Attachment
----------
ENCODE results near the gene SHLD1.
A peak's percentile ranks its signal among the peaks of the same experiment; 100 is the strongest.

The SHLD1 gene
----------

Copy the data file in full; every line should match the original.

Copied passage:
ENCODE results near the gene SHLD1.
A peak's percentile ranks its signal among the peaks of the same experiment; 100 is the strongest.

The SHLD1 gene